Coincidentally, friends of ours, Ada and Jeff, had come to Philly for a visit. Ada used to be Max's veternerian, before he ws diabetic. On Friday, she gently examined him, gave him some Pepsid-AD and syringe-fed him my mother's chicken soup, leftover from our seder. It's healing powers, however, apparently do not extend to cats. Later that day, Max had thrown up the little food she gave him and his water remained untouched. I was afraid to give him his insulin--I didn't want him to hypo on me. I tried to test his blood, but he was so dehydrated, he wouldn't bleed freely. After three tries, I decided to stop tormenting him. I tried syringe-fed him some water, but he wrestled with me and I don't know how much he actually drank. The next morning, Ada called to check on Max. She reminded me that most vets have saturday hours. In my anxious state, I had completely forgotten the Cat Doctor would be open until 1. I called and they gave me the last appointment of the day.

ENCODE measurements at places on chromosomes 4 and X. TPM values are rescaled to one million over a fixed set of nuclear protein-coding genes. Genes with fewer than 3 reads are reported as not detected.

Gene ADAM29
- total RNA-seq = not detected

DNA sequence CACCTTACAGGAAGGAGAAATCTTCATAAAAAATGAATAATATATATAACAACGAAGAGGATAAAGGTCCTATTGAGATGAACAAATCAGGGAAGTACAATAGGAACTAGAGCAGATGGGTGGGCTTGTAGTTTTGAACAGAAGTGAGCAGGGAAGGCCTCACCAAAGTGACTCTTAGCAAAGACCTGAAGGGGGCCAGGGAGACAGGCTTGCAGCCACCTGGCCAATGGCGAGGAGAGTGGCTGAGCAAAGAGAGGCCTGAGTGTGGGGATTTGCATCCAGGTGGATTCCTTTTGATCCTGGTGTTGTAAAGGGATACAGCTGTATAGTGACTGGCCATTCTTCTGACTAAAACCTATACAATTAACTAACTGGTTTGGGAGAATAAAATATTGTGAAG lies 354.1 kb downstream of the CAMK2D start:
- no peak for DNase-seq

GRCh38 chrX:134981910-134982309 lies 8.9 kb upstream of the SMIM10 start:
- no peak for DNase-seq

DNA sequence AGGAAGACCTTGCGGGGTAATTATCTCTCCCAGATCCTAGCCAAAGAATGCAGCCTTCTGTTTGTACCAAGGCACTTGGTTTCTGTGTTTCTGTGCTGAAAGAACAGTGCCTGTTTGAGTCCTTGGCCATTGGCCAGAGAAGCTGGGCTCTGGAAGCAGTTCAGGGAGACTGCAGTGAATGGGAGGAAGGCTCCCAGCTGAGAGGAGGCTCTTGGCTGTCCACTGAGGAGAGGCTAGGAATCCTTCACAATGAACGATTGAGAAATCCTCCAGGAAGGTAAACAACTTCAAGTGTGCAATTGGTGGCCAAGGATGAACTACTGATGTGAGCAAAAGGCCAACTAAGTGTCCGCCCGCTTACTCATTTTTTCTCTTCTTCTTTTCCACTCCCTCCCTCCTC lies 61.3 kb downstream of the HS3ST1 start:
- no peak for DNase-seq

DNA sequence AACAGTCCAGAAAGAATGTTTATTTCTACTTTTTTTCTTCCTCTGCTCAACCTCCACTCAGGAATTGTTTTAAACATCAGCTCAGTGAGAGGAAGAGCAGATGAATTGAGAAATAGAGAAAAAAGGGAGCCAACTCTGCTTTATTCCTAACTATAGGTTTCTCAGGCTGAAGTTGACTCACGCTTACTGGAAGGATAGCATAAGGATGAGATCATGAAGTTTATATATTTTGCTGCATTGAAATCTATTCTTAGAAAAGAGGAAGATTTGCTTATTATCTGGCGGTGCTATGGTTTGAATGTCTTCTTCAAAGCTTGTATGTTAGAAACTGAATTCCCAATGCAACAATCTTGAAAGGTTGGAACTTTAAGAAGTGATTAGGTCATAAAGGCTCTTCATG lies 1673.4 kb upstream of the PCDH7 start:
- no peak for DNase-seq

Before I got there, I made up my mind that this time--no heroic efforts. No tests. No life-extending medicines. It was time to let him go.

Resigned, I strapped Sophia to my body, carried her car seat in one hand and Max in the other. Helen, the receptionist, gave us a room where we could be alone together and brought me a glass of water. I sang to Sophie and Max, trying to soothe both of them at once. In waves, the magnitude of the decision that weighed upon me would hit me, and I'd begin to sob. Sophie looked up at me from her Snugli and laughed, tickled by the sounds I was making, unaware of what I was feeling. Of what was happening. The incongruity of it pained me. After an agonizing 45-minute wait, the doctor arrived and transferred us to a warmer room with a large comfortable chair. She took Max out of his cat carrier. I was ashamed at how filthy he was. Max had long stopped using his litter box and had been urinating and deficating in my bathtub. I would clean it out and sanitize it three times each day, and Kevin and I would give him a bath each week, but his underbelly was still soaked with urine. And he smelled.